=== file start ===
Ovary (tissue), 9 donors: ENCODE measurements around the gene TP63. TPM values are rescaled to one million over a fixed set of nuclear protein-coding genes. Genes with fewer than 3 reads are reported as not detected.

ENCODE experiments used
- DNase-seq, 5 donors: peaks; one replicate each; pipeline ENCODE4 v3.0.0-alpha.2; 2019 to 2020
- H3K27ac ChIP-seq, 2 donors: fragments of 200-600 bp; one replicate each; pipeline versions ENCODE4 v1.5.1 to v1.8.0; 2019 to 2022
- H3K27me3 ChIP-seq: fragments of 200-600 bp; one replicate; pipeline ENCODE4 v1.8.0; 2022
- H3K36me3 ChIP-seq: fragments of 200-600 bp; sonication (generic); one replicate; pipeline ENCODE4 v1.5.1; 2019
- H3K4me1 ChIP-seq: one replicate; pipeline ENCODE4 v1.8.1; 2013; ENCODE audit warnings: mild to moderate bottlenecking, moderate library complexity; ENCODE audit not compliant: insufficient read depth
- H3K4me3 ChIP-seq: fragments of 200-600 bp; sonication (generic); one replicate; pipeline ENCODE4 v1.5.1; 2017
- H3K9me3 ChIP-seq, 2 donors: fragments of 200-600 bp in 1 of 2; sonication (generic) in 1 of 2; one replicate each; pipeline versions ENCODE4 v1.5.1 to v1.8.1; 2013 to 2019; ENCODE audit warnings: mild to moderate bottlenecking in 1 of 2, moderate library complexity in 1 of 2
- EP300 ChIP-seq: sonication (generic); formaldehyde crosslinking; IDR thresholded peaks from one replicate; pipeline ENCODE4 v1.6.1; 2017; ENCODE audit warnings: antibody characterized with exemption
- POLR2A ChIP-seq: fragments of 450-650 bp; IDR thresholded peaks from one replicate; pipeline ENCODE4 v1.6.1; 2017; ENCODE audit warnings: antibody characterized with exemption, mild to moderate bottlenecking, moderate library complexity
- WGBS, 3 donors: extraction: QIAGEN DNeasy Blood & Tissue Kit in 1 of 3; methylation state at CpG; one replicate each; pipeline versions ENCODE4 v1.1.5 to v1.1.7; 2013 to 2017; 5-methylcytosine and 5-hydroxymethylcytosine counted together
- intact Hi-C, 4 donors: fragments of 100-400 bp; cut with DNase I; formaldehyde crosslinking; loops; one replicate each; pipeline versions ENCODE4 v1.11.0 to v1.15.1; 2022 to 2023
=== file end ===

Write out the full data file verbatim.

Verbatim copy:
Ovary (tissue), 9 donors: ENCODE measurements around the gene TP63. TPM values are rescaled to one million over a fixed set of nuclear protein-coding genes. Genes with fewer than 3 reads are reported as not detected.

ENCODE experiments used
- DNase-seq, 5 donors: peaks; one replicate each; pipeline ENCODE4 v3.0.0-alpha.2; 2019 to 2020
- H3K27ac ChIP-seq, 2 donors: fragments of 200-600 bp; one replicate each; pipeline versions ENCODE4 v1.5.1 to v1.8.0; 2019 to 2022
- H3K27me3 ChIP-seq: fragments of 200-600 bp; one replicate; pipeline ENCODE4 v1.8.0; 2022
- H3K36me3 ChIP-seq: fragments of 200-600 bp; sonication (generic); one replicate; pipeline ENCODE4 v1.5.1; 2019
- H3K4me1 ChIP-seq: one replicate; pipeline ENCODE4 v1.8.1; 2013; ENCODE audit warnings: mild to moderate bottlenecking, moderate library complexity; ENCODE audit not compliant: insufficient read depth
- H3K4me3 ChIP-seq: fragments of 200-600 bp; sonication (generic); one replicate; pipeline ENCODE4 v1.5.1; 2017
- H3K9me3 ChIP-seq, 2 donors: fragments of 200-600 bp in 1 of 2; sonication (generic) in 1 of 2; one replicate each; pipeline versions ENCODE4 v1.5.1 to v1.8.1; 2013 to 2019; ENCODE audit warnings: mild to moderate bottlenecking in 1 of 2, moderate library complexity in 1 of 2
- EP300 ChIP-seq: sonication (generic); formaldehyde crosslinking; IDR thresholded peaks from one replicate; pipeline ENCODE4 v1.6.1; 2017; ENCODE audit warnings: antibody characterized with exemption
- POLR2A ChIP-seq: fragments of 450-650 bp; IDR thresholded peaks from one replicate; pipeline ENCODE4 v1.6.1; 2017; ENCODE audit warnings: antibody characterized with exemption, mild to moderate bottlenecking, moderate library complexity
- WGBS, 3 donors: extraction: QIAGEN DNeasy Blood & Tissue Kit in 1 of 3; methylation state at CpG; one replicate each; pipeline versions ENCODE4 v1.1.5 to v1.1.7; 2013 to 2017; 5-methylcytosine and 5-hydroxymethylcytosine counted together
- intact Hi-C, 4 donors: fragments of 100-400 bp; cut with DNase I; formaldehyde crosslinking; loops; one replicate each; pipeline versions ENCODE4 v1.11.0 to v1.15.1; 2022 to 2023